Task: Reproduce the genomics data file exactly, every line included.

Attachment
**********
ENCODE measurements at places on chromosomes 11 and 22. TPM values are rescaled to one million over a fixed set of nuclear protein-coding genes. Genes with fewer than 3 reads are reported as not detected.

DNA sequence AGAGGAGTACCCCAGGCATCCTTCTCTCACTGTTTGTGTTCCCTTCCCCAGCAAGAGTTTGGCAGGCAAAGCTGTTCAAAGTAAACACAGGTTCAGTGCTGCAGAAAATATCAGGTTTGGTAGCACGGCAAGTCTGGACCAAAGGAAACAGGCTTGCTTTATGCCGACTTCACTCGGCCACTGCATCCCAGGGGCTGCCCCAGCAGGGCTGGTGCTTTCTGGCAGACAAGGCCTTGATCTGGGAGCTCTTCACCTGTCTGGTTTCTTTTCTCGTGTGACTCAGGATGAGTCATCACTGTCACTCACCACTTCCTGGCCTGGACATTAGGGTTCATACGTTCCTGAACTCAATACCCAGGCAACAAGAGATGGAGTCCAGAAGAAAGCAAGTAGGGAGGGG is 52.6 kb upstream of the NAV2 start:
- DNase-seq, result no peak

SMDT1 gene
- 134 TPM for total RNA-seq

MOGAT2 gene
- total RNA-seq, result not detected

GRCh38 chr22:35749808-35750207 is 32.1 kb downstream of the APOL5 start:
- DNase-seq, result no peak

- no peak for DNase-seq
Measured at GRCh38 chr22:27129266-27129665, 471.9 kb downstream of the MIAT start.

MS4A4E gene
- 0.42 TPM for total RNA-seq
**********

ENCODE measurements at places on chromosomes 11 and 22. TPM values are rescaled to one million over a fixed set of nuclear protein-coding genes. Genes with fewer than 3 reads are reported as not detected.

DNA sequence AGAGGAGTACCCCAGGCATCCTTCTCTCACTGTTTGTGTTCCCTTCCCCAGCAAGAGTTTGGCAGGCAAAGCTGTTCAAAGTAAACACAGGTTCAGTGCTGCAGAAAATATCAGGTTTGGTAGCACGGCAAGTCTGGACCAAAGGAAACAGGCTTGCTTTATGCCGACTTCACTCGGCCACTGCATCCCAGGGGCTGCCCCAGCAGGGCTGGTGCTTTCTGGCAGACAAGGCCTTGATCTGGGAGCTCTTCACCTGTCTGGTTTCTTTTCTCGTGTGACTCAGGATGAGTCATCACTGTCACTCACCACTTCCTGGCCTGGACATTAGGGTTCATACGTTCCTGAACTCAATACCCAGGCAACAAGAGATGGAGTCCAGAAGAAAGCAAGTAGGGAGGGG is 52.6 kb upstream of the NAV2 start:
- DNase-seq, result no peak

SMDT1 gene
- 134 TPM for total RNA-seq

MOGAT2 gene
- total RNA-seq, result not detected

GRCh38 chr22:35749808-35750207 is 32.1 kb downstream of the APOL5 start:
- DNase-seq, result no peak

- no peak for DNase-seq
Measured at GRCh38 chr22:27129266-27129665, 471.9 kb downstream of the MIAT start.

MS4A4E gene
- 0.42 TPM for total RNA-seq